Recently I was giving a workshop and talking about the importance of colour to a meal. One of the participants sniggered and asked if I was suggesting that she add food colouring to her food. Actually, I was referring, in part, to the revised Canada Food Guide.
The cover of the Canada Food Guide is designed to resemble a rainbow instead of the traditional pyramid. Colour is used to provide variety to your diet and they recommend that you should eat at least one dark green and one orange vegetable every day.
There are plenty of dark greens, like spinach, broccoli, kale and a variety of lettuces but when it comes to orange vegetables it is a little more difficult to think beyond carrots.
However, peppers come in orange and pumpkins also jump to mind. At another workshop last week at Boularderie Elementary School, the students added yams or sweet potatoes and winter squash to the list.
There are other reasons to paint the plate, so to speak. When a meal is colourful it increases the appetite which is beneficial to people who are recovering from an illness and have lost their appetite. Children also respond better to a colourful dinner plate.
Colour combinations can also be created by adding fresh fruit to your vegetable choices. Although many people still think that it is odd to serve fruit with meat, fish or poultry dishes, slices of melon, berries, citrus, pears, and other fruit actually enhances the flavours of the meat, poultry or fish. And it supplies a healthy boost of fiber.
Using fruit juices when cooking is another way to enrich the flavours. After frying chicken breasts in olive oil try adding mango juice over the meat and cover the pan with a lid. Allow the chicken to simmer for fifteen minutes. It is very tasty.
Stews and broths should always be prepared with a variety of colourful vegetables that maintain their colours and consistency after cooking.
Dark stews, chili, french onion soup or borscht can be made more colourful by adding chopped chives, parsley, shredded cheese, yogurt or a dollop of sour cream with a bright green blade of basil on top.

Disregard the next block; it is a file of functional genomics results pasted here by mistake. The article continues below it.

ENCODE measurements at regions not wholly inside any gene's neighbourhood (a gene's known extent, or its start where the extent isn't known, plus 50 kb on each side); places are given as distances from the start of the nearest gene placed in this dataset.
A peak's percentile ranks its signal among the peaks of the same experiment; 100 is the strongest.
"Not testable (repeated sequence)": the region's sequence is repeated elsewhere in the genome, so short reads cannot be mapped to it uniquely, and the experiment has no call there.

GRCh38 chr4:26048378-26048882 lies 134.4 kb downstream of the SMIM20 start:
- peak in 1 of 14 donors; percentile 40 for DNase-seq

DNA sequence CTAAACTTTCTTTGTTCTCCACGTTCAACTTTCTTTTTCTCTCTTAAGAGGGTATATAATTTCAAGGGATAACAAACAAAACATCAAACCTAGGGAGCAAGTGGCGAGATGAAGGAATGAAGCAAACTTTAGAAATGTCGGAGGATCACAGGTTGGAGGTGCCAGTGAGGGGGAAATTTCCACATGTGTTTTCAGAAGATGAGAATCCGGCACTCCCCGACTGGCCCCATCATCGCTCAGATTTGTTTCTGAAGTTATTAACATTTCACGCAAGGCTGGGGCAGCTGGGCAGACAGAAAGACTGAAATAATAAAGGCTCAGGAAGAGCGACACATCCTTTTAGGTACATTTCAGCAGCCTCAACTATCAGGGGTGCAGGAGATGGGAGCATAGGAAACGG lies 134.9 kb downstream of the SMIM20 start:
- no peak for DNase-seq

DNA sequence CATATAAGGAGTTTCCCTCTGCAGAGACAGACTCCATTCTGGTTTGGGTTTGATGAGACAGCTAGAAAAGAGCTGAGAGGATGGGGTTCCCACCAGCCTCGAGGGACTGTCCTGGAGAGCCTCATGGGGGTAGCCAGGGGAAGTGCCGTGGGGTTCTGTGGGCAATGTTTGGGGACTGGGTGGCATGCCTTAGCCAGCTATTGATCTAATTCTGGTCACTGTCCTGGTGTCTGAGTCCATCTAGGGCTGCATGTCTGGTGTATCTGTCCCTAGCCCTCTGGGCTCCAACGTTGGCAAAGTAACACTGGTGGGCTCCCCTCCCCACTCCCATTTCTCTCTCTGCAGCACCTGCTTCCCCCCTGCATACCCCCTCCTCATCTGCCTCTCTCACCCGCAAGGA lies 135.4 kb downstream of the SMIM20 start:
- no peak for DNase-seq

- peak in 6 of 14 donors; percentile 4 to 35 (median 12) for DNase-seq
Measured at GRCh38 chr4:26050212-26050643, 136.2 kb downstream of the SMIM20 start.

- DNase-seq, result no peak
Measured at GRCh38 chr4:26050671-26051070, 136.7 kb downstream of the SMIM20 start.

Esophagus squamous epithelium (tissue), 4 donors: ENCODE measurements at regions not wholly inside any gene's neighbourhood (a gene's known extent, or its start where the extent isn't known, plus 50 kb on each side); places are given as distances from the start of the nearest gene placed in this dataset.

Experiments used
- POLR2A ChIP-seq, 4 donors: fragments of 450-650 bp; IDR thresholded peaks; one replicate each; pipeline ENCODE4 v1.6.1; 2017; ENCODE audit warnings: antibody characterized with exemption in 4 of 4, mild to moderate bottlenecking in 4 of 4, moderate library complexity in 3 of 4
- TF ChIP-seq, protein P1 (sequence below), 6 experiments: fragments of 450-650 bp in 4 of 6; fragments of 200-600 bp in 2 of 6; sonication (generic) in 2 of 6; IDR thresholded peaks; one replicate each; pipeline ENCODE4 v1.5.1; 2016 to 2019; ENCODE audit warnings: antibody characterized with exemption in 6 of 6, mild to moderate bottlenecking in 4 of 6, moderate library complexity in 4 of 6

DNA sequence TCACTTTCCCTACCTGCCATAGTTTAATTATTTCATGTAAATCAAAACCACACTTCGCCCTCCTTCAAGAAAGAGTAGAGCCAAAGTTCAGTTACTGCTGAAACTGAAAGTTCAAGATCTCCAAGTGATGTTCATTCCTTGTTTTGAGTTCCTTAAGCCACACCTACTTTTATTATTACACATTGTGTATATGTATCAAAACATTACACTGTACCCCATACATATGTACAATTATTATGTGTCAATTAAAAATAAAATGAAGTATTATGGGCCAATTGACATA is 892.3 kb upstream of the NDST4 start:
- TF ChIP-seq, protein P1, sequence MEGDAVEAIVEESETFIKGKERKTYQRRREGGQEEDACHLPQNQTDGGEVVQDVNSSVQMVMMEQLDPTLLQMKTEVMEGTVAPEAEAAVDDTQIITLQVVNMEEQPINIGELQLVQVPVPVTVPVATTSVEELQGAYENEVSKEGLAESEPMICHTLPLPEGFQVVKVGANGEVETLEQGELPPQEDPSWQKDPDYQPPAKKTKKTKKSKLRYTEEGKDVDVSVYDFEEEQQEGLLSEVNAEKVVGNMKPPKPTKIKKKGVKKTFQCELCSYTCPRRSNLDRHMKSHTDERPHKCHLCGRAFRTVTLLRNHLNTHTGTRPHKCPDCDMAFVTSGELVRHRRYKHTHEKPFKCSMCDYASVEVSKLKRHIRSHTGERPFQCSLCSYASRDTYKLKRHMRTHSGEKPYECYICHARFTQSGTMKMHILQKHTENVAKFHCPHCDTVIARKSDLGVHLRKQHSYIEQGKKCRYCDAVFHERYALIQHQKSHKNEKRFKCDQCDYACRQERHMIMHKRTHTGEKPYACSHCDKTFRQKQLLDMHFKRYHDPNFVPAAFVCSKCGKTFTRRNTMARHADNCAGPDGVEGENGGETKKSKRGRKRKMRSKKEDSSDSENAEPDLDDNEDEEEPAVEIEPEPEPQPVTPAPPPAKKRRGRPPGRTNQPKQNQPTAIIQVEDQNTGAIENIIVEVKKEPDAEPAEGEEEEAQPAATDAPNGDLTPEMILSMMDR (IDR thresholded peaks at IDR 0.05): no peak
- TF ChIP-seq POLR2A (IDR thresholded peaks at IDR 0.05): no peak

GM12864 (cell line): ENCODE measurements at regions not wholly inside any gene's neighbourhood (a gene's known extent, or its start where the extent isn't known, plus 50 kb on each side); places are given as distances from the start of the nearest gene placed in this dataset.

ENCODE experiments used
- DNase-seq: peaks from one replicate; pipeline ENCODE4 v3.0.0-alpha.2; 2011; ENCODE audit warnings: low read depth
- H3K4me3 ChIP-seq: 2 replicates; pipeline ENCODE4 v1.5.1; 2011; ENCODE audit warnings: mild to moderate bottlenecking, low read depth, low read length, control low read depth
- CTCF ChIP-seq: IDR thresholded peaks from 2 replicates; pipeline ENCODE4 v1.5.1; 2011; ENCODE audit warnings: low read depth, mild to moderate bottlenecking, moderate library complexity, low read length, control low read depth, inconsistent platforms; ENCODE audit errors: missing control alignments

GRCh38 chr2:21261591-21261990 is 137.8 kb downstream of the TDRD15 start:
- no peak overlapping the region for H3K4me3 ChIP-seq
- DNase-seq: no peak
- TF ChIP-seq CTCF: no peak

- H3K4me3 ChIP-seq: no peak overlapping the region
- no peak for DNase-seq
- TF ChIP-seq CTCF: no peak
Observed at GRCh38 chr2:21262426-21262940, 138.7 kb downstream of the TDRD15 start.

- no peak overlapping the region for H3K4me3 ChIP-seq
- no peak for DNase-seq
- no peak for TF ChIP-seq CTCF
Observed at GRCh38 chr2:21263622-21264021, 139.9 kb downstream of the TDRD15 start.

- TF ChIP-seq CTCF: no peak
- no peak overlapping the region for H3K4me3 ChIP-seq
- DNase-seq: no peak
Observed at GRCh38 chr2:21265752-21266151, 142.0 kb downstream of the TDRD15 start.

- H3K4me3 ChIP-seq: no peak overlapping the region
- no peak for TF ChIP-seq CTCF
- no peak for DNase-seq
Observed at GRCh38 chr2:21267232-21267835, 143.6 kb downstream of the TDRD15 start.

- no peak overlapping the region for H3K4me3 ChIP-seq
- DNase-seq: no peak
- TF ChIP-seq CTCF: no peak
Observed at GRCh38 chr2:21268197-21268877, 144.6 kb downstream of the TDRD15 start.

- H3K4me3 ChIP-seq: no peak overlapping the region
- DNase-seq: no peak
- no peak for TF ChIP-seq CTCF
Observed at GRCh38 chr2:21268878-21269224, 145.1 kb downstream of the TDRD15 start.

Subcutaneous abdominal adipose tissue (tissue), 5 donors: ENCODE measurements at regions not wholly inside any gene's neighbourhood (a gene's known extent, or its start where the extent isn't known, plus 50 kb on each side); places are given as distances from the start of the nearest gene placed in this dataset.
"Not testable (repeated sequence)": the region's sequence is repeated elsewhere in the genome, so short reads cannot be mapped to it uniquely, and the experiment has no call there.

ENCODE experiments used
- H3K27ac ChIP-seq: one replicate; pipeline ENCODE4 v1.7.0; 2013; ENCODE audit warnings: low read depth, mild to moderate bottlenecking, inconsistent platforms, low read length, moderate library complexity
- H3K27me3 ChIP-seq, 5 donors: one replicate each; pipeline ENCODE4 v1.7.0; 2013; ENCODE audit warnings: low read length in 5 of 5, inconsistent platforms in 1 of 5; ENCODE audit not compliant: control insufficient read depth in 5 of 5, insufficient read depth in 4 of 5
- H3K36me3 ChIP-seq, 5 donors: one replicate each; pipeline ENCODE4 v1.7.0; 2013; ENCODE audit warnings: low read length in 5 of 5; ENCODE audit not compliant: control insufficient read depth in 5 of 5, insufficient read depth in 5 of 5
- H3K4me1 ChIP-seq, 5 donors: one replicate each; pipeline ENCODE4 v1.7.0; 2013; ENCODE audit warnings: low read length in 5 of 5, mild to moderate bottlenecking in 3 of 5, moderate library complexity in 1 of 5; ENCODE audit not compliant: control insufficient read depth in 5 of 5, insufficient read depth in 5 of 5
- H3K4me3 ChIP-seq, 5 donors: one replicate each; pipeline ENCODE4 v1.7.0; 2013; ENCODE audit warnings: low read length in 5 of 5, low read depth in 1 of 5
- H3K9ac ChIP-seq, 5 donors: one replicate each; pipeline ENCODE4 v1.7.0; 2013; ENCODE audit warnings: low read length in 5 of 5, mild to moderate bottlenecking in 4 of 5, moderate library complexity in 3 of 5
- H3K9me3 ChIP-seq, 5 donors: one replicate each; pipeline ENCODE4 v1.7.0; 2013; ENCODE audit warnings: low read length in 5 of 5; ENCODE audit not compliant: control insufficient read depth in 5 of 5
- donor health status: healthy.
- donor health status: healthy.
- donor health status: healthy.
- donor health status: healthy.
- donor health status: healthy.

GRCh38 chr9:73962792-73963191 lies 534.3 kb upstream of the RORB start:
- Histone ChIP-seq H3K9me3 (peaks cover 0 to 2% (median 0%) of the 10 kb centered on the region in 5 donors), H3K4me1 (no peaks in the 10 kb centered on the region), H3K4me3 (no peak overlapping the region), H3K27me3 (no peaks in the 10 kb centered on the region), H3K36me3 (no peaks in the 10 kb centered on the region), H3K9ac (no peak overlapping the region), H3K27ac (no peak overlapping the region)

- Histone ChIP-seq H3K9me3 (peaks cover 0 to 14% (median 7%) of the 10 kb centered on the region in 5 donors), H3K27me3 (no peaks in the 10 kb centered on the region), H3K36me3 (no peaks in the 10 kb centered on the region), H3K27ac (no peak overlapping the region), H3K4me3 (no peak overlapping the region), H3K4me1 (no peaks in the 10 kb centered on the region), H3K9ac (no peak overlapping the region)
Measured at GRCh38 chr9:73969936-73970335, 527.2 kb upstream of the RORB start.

Many restaurants prefer to plate their food on white porcelain. Darker coloured plates, pastels or patterned china has a tendency to bleed away the colour of food and remove some of its distinctness which is part of its appeal. The plate should never compete with what is on it or make the food appear pale in colour.
Another tip is balance which is provided by contrasting the food on the plate. White fish likes a touch of parsley or a dab of red bell pepper paste. Roast or grilled meats brighten with a serving of chutney beside or on top of it. A slice of goat cheese or cream cheese on top of a well-done steak makes it look less brown.
Or serve the serving of roast or other dark meats on a bed of tomato slices. Pasta dishes served with cheese sauces really deserve grapes, cut in half and placed as a rim around the plate.
Always be careful serving fresh fruits or vegetables that have a tendency to darken. Slices of avocado or eggplant are best prepared just before serving and if they must be prepared ahead of time, bathe them in lemon juice and salt. Horseradish also has a tendency to turn black after it is shredded.
Just before Easter one of my Ukranian friends gave me a jar of homemade horseradish and red beets. The sweetness from the beets and the rough peppery taste from the horseradish was delicious and I served it with hard-boiled eggs.
Another way to brighten the table is to serve a mixed salad. I prefer a large bowl set on the middle of the table. Often, I will fill small dishes with a variety of different vegetables so that guests can add the veggies they like to their salad. Again, it provides a colourful table topped off with a basket containing a variety of breads in various textures and colours.